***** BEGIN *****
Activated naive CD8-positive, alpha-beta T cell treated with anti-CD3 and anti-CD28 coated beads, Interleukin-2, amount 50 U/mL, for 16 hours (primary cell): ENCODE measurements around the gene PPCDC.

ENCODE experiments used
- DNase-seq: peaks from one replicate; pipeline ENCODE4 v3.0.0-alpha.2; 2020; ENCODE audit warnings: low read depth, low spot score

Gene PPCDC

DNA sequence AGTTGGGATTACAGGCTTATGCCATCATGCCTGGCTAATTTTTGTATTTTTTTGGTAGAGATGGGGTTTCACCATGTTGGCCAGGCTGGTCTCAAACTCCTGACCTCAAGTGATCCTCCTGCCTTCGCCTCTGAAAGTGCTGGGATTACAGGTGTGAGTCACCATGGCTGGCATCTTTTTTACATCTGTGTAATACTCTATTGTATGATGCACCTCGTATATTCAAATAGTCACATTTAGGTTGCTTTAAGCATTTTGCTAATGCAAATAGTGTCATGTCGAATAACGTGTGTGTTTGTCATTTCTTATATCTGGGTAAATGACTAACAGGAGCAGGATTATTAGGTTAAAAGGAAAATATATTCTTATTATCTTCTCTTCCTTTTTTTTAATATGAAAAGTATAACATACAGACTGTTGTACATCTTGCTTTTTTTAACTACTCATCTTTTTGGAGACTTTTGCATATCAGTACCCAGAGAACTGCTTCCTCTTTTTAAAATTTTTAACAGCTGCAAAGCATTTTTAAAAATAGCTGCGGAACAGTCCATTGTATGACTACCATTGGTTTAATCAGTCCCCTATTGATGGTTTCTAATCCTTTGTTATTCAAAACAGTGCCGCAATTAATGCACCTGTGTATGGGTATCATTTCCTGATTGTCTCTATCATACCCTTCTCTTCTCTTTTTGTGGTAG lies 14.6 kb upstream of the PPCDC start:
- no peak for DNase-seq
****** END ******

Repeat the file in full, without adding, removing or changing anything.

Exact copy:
Activated naive CD8-positive, alpha-beta T cell treated with anti-CD3 and anti-CD28 coated beads, Interleukin-2, amount 50 U/mL, for 16 hours (primary cell): ENCODE measurements around the gene PPCDC.

ENCODE experiments used
- DNase-seq: peaks from one replicate; pipeline ENCODE4 v3.0.0-alpha.2; 2020; ENCODE audit warnings: low read depth, low spot score

Gene PPCDC

DNA sequence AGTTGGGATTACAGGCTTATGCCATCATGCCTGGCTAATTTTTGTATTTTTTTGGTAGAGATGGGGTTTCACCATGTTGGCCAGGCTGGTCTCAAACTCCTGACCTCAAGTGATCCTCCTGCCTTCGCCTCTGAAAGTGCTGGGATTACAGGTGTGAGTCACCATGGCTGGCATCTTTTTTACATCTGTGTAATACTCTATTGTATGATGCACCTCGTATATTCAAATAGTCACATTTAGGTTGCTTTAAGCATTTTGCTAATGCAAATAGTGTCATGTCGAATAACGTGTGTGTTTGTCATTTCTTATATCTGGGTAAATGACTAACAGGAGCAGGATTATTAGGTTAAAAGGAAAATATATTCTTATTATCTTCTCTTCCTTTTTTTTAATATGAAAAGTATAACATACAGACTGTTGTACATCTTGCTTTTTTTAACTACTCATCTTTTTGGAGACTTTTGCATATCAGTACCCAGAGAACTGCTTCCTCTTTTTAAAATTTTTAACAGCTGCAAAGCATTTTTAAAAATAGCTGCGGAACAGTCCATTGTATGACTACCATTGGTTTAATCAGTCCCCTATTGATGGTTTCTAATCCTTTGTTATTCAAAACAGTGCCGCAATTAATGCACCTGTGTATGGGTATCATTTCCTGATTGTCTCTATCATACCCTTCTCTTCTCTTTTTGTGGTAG lies 14.6 kb upstream of the PPCDC start:
- no peak for DNase-seq